A Guide To Glycaemic Index (GI) For Runners

You've probably seen or read plenty telling you how a balanced GI can help improve your running performance, but is the fuss about glycaemic index eating really justified?

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Glycaemic index is a ranking system for foods, based on the rate at which they release energy into the bloodstream. Foods are ranked from 1 to 100 according to how fast they are absorbed, which can be useful when planning your fuelling strategy for your running training and races.

There are two main categories of GI foods — high GI foods, and low GI foods:

High GI foods

These foods are rapidly absorbed by the body and provide a quick source of energy. Examples include:

  • Glucose
  • Sugars
  • Refined products such as white bread, cakes and biscuits

Low GI

These foods are absorbed much slower by the body and provide a more sustained source of energy. Examples include:

  • Porridge
  • Grains
  • Unrefined products such as wholemeal bread, pulses and many vegetables

Can GI eating help my running?

Practising good GI eating really can make a difference. During your run, you burn calories, and the further or faster you run, the more calories you use. To effectively replenish your fuel stores, you need to eat carbohydrate. Carbohydrate can be either high GI (fast release simple sugars) or low GI (slow release complex type carbohydrates). Simply put, your GI strategy should be as follows:

  • Pre-run - Eat low GI foods. These will provide you with a sustained energy release during the run, and ensure you don't run out of energy mid-way through your session.
  • Post-run - Eat both high and low GI foods in the correct proportions and at the correct time and this will maximize your recovery and enable you to load fuel at the optimum rate.

Runner’s GI protocols

Fuelling before a run

For your race or running training session, you need to take in slow release energy to provide a sustained supply of fuel for the entire duration of your run. You should therefore look to consume low GI foods such as wholemeal pasta, porridge and vegetables. If you eat high GI foods, you will get a quick energy 'hit' but the effects will be short-lived and will be followed by an energy low, which will significantly hamper your performance. That is why marathon runners typically enjoy a ‘pasta party’ before they race.

You should also make sure you allow plenty of time for digestion before your running activity, because low GI foods take longer to leave the stomach and digest than high GI foods.

Refuelling after a run

The 15 minutes after your running session is your 'window of opportunity' for optimum refueling. During this period, your muscles are most receptive to restocking with energy, and so you should consume high GI foods because they enter the bloodstream rapidly and will quickly commence the refueling process. Drinking a high GI drink is ideal, as it will be absorbed even faster due to it being a liquid, plus it will also help you to re-hydrate.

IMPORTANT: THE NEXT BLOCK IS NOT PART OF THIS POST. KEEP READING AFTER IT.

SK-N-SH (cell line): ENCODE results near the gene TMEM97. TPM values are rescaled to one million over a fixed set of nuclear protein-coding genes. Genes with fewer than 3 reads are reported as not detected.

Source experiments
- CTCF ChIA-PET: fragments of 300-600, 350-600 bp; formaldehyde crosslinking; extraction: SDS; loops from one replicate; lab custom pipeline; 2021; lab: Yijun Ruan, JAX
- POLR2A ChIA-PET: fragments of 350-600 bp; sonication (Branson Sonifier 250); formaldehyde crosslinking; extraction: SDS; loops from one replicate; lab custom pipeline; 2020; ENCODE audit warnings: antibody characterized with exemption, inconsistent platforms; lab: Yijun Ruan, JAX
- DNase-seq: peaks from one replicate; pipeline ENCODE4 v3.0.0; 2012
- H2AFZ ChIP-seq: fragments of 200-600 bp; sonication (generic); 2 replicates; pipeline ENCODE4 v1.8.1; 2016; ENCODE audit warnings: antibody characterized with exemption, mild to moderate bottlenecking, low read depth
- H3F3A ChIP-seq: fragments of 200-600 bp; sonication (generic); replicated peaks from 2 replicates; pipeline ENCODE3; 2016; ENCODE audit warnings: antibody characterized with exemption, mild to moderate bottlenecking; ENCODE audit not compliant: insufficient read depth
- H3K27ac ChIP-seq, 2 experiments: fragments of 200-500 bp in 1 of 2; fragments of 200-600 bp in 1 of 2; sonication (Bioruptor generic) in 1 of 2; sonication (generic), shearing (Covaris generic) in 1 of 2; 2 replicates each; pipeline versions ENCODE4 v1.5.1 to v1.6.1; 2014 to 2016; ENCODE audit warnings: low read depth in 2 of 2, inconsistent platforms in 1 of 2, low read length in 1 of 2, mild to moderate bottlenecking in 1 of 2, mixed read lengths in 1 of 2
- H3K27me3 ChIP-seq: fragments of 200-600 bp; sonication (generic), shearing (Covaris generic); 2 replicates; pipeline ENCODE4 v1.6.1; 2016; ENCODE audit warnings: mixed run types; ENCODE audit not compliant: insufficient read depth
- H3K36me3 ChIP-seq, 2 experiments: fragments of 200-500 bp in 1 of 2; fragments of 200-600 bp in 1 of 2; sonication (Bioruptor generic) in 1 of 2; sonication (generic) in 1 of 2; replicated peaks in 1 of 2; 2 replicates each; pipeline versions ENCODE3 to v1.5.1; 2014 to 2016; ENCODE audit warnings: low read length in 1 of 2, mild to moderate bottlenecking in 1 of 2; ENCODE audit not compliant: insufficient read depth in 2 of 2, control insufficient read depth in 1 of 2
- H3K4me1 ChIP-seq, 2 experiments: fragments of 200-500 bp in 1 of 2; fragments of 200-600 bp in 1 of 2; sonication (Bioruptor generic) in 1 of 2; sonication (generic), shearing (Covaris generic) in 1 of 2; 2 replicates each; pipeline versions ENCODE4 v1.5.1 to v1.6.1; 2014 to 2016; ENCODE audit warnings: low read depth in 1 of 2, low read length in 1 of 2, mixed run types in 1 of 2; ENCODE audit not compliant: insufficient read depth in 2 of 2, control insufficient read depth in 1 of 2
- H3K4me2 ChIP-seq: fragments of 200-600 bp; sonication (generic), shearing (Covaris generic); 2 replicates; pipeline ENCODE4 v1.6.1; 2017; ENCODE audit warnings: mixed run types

After the initial 15 minutes post-session, your absorption rate will begin to fall, so you should eat only low GI foods after the 15-minute 'window'. Ideally, you should try to eat a low GI carbohydrate meal together with some protein in the period between 15 minutes and 2 hours after your run. The low GI food will provide you with sustained energy for your next training session and the protein content will further help the desired 'slow release'.

GI energy tips

Apart from capitalising on the body’s 'window of opportunity' after training, your diet should be completely focused on unprocessed, low GI foods so that you have enough slow release energy for sustained training.

To make the most of GI foods, try the following tips:

  • Include fat in your  diet - Ensure that your meals contain a small amount of fat, which will help to slow down gastric emptying (try to avoid saturated fats)
  • Include protein - Including protein with each meal will further slow transit time from the stomach.
  • Eat fruit and fibre - By making your meals fibre rich, i.e. by avoiding highly refined factory-made produce, and eating wholegrain foods and plenty of fruit and vegetables, you will be getting plenty of fibre, which helps to slow down the absorption of glucose into the blood.
  • Quick cook - Reduce your cooking times because the longer you cook carbohydrate-rich foods, the more they break down into simple sugars, and hence the faster they are absorbed.
  • Unripe can be good for low GI - The riper a piece of fruit is, the more simple sugars it contains; bananas are a good example as they become sweeter when they are very ripe. Less ripe fruit contains more complex carbohydrates and will therefore have a lower GI.
  • Timing helps - The body’s GI response is greater at the end of the day, so for marathon runners, that evening pasta meal is timed just right for the race the following day.

GI in the long run

For the runner, there are few better nutrition plans than following the GI method. GI eating focuses on unprocessed foods, avoids simple sugars and balances meals with fibre, protein and fat, which are ideal combinations for a runner’s diet. Running primarily requires slow release energy, and because the foundation of any GI eating plan is on always eating complex carbohydrates, it will optimise your running-specific nutrition, which means that you are giving yourself the best chance of performing well. In addition, you will find that weight management is easier, because you are cutting out the high-fat and low-nutrition foods and supplying your body with a wide range of nutrients.

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